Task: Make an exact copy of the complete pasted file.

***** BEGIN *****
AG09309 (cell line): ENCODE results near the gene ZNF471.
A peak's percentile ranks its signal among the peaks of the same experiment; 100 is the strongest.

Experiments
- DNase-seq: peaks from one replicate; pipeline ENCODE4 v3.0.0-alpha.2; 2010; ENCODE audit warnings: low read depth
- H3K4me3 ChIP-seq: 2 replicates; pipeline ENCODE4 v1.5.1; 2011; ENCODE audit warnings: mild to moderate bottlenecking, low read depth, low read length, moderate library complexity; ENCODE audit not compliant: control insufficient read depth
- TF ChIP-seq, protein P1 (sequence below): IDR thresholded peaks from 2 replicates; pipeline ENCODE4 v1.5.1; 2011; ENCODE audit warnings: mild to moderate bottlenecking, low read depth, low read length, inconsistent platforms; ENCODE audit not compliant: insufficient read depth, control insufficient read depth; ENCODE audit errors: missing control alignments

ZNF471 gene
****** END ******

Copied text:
AG09309 (cell line): ENCODE results near the gene ZNF471.
A peak's percentile ranks its signal among the peaks of the same experiment; 100 is the strongest.

Experiments
- DNase-seq: peaks from one replicate; pipeline ENCODE4 v3.0.0-alpha.2; 2010; ENCODE audit warnings: low read depth
- H3K4me3 ChIP-seq: 2 replicates; pipeline ENCODE4 v1.5.1; 2011; ENCODE audit warnings: mild to moderate bottlenecking, low read depth, low read length, moderate library complexity; ENCODE audit not compliant: control insufficient read depth
- TF ChIP-seq, protein P1 (sequence below): IDR thresholded peaks from 2 replicates; pipeline ENCODE4 v1.5.1; 2011; ENCODE audit warnings: mild to moderate bottlenecking, low read depth, low read length, inconsistent platforms; ENCODE audit not compliant: insufficient read depth, control insufficient read depth; ENCODE audit errors: missing control alignments

ZNF471 gene